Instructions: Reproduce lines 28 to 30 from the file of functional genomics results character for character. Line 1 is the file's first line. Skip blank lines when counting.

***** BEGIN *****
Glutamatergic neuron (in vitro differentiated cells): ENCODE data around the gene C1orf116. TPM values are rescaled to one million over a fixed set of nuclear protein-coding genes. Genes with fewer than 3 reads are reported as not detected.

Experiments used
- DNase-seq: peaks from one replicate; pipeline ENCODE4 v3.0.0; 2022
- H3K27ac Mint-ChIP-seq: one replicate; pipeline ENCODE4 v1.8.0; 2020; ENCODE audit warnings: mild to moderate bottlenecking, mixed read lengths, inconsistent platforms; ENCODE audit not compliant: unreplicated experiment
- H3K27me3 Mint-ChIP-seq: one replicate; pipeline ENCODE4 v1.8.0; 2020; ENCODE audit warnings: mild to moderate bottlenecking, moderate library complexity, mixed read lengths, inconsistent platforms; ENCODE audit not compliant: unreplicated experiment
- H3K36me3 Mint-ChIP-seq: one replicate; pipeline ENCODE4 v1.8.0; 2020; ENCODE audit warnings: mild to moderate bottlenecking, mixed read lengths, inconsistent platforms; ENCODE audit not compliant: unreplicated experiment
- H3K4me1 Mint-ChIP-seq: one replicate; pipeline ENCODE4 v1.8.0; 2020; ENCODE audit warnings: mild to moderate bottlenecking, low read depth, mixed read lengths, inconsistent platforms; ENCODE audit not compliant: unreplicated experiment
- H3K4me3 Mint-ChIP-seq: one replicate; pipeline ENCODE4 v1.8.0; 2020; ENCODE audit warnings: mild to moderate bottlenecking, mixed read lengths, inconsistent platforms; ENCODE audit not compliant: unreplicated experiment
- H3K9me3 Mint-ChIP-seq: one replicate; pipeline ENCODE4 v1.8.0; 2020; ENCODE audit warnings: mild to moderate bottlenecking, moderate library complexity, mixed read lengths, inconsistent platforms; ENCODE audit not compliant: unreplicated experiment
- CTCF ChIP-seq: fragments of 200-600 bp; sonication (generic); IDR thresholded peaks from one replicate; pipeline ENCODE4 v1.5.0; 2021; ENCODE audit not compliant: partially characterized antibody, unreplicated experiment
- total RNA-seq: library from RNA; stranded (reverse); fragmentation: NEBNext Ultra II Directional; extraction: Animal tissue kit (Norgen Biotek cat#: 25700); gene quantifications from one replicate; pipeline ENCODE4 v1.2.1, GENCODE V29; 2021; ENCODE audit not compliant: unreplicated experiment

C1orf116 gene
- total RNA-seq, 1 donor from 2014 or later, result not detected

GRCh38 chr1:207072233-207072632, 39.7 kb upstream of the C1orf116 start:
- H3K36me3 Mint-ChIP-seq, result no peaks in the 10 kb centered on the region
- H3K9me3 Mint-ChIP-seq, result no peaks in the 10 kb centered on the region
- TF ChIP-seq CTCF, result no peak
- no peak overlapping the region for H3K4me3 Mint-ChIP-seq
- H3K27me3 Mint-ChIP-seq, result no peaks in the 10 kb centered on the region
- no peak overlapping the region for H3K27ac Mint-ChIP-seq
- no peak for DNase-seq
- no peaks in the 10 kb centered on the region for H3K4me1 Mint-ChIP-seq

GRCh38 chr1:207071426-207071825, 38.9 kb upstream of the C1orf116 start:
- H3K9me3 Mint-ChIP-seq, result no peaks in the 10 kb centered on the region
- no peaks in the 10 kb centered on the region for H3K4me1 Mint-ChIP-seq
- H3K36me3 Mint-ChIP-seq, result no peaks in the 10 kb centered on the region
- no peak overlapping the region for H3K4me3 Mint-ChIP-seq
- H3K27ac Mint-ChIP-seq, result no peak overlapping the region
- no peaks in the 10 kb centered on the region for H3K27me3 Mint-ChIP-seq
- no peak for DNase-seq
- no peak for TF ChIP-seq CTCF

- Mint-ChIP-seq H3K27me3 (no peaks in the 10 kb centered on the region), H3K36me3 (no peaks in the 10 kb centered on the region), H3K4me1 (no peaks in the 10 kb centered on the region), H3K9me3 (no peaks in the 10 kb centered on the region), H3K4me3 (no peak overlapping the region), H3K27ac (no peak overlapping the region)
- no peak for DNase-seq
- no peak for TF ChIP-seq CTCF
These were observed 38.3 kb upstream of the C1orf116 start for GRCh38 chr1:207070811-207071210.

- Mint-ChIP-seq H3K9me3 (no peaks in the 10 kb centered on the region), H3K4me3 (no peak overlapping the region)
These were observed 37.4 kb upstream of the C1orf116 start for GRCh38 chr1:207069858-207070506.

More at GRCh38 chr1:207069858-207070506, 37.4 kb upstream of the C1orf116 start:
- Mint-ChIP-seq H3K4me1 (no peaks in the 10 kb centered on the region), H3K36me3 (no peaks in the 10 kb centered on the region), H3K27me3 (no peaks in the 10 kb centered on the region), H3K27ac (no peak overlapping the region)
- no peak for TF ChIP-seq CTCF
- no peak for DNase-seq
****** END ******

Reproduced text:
- H3K27ac Mint-ChIP-seq, result no peak overlapping the region
- no peaks in the 10 kb centered on the region for H3K27me3 Mint-ChIP-seq
- no peak for DNase-seq